Rabobank trying to salvage their Tour de France after stage six catastrophe
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Friday, July 6, 2012

Rabobank trying to salvage their Tour de France after stage six catastrophe

by Kyle Moore at 8:42 PM EST   comments
Categories: Pro Cycling, Tour de France
Gesink, Mollema, Kruijswijk all lose time, Wynants out

Bauke MollemaAfter getting off to a fairly good, if uneventful start to the Tour de France, it has all gone wrong for Rabobank after a difficult stage six. The Dutch team had its whole roster get stuck behind the mass crash with 25km to race, with all the men in orange either going down, giving up bikes, or being unable to get around.

General classification threat Bauke Mollema was the squad’s first finisher, in 88th place, 2’09” behind stage winner Peter Sagan (Liquigas-Cannondale). Mollema was one of a number of top ten favourites who took the two-minute deficit, while for Gesink and Kruijswijk, it was even worse. After initially getting pushed back toward the chase group containing Mollema, Gesink was obviously in a spot of bother, eventually losing contact and being paced home by Kruijswijk, 3’31” back.

While time loss is likely the worst to come of it for Rabobank’s three leaders, domestique Martin Wynants has been forced to withdraw. Wynants came down in a smaller crash after 35 kilometres, but finished the stage reporting pain in his chest and difficulty breathing. Upon reaching the hospital, he was diagnosed with two broken ribs and a punctured lung.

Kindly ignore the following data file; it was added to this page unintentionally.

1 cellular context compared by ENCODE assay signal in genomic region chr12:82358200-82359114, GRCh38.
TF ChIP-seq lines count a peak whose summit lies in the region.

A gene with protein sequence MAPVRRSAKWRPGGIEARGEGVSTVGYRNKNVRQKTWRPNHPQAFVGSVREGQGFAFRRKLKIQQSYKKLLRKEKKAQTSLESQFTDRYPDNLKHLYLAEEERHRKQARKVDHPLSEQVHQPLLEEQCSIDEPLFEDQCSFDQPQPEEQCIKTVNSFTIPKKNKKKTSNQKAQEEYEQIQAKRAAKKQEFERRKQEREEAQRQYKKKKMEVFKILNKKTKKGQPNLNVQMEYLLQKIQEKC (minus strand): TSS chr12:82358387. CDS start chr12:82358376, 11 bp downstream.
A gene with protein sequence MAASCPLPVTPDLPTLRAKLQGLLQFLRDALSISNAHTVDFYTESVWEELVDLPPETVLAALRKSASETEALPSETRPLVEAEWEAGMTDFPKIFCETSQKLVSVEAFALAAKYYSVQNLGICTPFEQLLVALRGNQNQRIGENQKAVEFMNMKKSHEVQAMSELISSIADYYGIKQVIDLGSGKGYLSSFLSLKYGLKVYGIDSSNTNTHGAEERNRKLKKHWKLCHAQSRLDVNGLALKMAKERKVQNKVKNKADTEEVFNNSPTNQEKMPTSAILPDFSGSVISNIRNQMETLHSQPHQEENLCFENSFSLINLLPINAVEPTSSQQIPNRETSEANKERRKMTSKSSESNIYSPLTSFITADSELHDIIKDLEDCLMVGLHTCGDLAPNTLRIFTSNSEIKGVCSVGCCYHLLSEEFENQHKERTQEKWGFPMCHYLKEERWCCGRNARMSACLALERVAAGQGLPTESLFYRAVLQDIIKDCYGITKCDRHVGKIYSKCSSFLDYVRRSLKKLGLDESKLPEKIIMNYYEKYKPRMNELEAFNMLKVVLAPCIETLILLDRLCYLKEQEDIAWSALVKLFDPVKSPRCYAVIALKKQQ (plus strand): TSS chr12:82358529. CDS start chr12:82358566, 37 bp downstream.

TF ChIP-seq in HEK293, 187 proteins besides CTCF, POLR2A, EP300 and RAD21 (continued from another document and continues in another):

“There are still no meaningful words to say. We must first see how we stand tomorrow,” bemoaned team manager Nico Verhoeven. “For now we must focus on the three days before the rest day on Tuesday to minimize the damage, and if we feel better, then we will see. We’ve actually lost the war, but maybe we can come back and win some battles. We’ve certainly not lost courage, but today is a dark day.”

Gesink actually came down twice during the day – he was taken out in the same crash that claimed Wynants early in the stage. Then he was caught up in the big wreck near the finish, resulting in the time loss.

“At the moment, I’m not in super great pain,” Gesink said after the stage, perhaps comparing himself to others worse off. “In the beginning the course was a little wet. We went around a wet roundabout. [André] Greipel came under me. But that was nothing, really. It ran for the rest of the stage like a train, everybody was good. We were just in front, trying to stay out of trouble. There was a moment when nothing was wrong, it was dry and the road was straight. Then we came together.”

Mollema also gave his account. “The speed was high. I fell on Robert’s back and the only thing I thought was, ‘make yourself small.’ I felt everyone fall over me, that was weird,” he explained.

He was quickly up and moving again, but it was too late, as the remaining peloton had moved off. “I hate the time loss more than these wounds,” Mollema stated. “Tomorrow will still hurt, but it will improve. The time loss is totally worthless. I looked at the clock over the finish line. Two minutes ten, that is a lot.”

Trusted Rabobank domestique Laurens Ten Dam was just moving into the peloton when the crash hit, and the Dutchman did all he could.

“I had one of the falls earlier, so I was pretty careful when it happened,” Ten Dam said. “I was still behind, and had just returned. It was like a trench, abrasions everywhere, people screaming in pain. I quickly gave my bike to Bauke and pushed him on. I couldn’t do any more.

“It was really like a battlefield, that’s the right word.”


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